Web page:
The cyclo driver responsible for the death of a nine-year-old Hanoi boy in a fatal steel sheet collision last month has been released from detention after the victim’s family voiced a request to exempt him from criminal liabilities.
The investigative division of Hoang Mai District Police in Hanoi announced on Thursday that 52-year-old Dinh Ngoc Thach, the defendant in a violation of road traffic regulations case, has been released on bail.
Thach was operating a parked cyclo that carried oversized steel sheets which cut the throat of a passing nine-year-old boy on bicycle in the capital on September 23, leading to the boy’s death from exsanguination.
The driver was a former soldier who fought in defense of Vietnam’s northern borders against the Chinese invasion in 1979.
He is known amongst his friends and former comrades as ‘humpbacked Binh’ due to kyphosis condition caused by years of lying on the cold ground during his military service.
Thach was detained on Tuesday and prosecuted by Hoang Mai District Police on charges of violating road traffic regulations.
Despite being incidental, the serious consequences of Thach’s mistake make it worthy of prosecution, according to police.
Upon learning of Thach’s prosecution, the victim’s parents sent a letter to relevant authorities requesting that the cyclo driver be exempted from criminal liabilities.
A hard life
Thach has been married to his wife Le Thi Phuong for 30 years, and the couple has spent years working from dawn to dusk since leaving their hometown in Ha Nam Province for Vietnam’s capital in search of opportunities.
Thach had been driving his cyclo bought for years prior to the fateful accident. He bought the cyclo with money borrowed from friends and only makes around VND20,000 (US$0.9) for each cargo shipment, barely enough to feed his family and drug-addicted son.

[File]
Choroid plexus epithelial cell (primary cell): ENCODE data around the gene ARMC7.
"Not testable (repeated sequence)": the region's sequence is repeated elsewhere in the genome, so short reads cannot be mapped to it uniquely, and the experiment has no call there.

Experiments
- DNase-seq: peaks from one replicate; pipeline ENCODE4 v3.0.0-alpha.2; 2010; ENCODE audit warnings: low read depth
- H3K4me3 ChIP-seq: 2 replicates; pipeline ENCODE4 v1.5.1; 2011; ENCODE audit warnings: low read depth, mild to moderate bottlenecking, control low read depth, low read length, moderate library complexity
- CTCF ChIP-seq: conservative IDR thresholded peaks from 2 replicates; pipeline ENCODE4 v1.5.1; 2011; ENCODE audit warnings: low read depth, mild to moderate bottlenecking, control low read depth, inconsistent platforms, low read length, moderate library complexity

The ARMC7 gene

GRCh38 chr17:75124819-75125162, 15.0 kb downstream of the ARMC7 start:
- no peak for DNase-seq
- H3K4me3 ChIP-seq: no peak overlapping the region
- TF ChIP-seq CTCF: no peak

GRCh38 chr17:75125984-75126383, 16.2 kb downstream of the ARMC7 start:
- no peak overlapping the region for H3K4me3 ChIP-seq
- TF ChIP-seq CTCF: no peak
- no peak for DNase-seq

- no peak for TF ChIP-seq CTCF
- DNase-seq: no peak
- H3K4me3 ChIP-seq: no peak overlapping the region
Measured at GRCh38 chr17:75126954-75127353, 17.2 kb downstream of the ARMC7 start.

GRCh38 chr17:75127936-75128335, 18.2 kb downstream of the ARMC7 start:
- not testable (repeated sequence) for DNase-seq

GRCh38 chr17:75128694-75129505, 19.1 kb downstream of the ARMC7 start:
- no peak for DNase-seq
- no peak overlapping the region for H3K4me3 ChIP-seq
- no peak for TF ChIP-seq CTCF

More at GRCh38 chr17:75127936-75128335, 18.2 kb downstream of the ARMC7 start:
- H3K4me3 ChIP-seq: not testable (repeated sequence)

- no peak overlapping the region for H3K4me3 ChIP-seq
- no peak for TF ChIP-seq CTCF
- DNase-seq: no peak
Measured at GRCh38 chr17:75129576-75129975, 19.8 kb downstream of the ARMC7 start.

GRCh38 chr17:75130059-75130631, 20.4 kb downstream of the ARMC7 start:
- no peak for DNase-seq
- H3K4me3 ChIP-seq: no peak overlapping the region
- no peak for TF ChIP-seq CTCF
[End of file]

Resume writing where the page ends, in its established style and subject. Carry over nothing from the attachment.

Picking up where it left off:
“No, no, no,” the former soldier said with unconcealed panic on his face when Tuoi Tre (Youth) newspaper asked whether he would return his job as a cyclo driver after his release from jail.
“I will look for a porting job or labor work to live by, so that I won’t be involved in another tragedy,” Thach said, tears welling in his eyes.
According to lawyer Nguyen Anh Thom, Thach’s pro-bono lawyer, the former soldier qualifies for a criminal liability exemption stipulated by Vietnam laws.
Specifically, Thom said, a defendant can be exempted from criminal liabilities if they can prove they are no longer dangerous to society during legal proceedings.
“The fact that Thach’s violation was incidental, in addition to his voluntary conciliation offers and criminal liability exemption requests from the victim’s family, can free him of criminal liabilities,” the lawyer said.
Thach’s wife Le Thi Phuong cries as she waits for his release outside Hoang Mai District Police Station in Hanoi on October 6, 2016. Photo: Tuoi Tre
Dinh Ngoc Thach and his grandson outside Hoang Mai District Police Station in Hanoi moments after he was released on October 6, 2016. Photo: Tuoi Tre